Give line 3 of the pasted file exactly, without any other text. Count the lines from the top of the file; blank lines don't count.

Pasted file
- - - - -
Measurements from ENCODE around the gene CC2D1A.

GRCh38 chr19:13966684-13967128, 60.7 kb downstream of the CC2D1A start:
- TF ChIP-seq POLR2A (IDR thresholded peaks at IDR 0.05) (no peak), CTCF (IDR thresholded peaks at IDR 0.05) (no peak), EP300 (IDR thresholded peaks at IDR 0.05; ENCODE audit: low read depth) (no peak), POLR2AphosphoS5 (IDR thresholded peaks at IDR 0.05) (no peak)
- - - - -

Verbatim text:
- TF ChIP-seq POLR2A (IDR thresholded peaks at IDR 0.05) (no peak), CTCF (IDR thresholded peaks at IDR 0.05) (no peak), EP300 (IDR thresholded peaks at IDR 0.05; ENCODE audit: low read depth) (no peak), POLR2AphosphoS5 (IDR thresholded peaks at IDR 0.05) (no peak)